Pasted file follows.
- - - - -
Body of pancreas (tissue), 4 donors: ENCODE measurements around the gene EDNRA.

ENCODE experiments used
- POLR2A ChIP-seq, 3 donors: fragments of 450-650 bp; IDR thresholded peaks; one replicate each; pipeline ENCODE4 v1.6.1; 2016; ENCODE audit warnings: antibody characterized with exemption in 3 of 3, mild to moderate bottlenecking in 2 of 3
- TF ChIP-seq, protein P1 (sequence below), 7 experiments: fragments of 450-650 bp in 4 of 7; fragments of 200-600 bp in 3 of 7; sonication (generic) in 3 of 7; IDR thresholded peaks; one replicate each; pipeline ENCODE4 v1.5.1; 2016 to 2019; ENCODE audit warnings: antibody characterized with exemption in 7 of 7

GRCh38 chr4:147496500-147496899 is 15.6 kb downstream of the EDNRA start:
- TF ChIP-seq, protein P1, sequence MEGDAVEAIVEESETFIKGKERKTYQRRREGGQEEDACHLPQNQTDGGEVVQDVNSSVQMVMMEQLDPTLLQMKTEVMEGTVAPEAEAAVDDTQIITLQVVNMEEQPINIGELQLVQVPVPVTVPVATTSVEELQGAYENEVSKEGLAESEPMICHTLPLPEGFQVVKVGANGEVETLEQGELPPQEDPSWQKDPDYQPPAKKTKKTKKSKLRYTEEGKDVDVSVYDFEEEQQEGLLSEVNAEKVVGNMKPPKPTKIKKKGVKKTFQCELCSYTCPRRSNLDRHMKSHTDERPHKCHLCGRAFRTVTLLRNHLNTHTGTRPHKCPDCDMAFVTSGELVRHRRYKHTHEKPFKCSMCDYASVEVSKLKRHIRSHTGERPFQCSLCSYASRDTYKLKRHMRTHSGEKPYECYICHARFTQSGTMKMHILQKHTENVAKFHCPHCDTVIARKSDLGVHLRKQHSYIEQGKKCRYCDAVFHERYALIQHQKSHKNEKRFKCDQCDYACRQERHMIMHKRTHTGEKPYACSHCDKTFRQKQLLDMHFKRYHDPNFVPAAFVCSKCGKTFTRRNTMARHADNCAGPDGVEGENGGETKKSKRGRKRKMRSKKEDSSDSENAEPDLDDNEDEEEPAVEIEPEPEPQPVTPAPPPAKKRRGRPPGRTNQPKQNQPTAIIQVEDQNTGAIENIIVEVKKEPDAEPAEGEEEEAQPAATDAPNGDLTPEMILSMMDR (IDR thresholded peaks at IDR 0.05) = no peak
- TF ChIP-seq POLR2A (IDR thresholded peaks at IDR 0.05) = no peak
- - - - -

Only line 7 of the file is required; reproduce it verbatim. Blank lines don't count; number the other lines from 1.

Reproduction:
- TF ChIP-seq POLR2A (IDR thresholded peaks at IDR 0.05) = no peak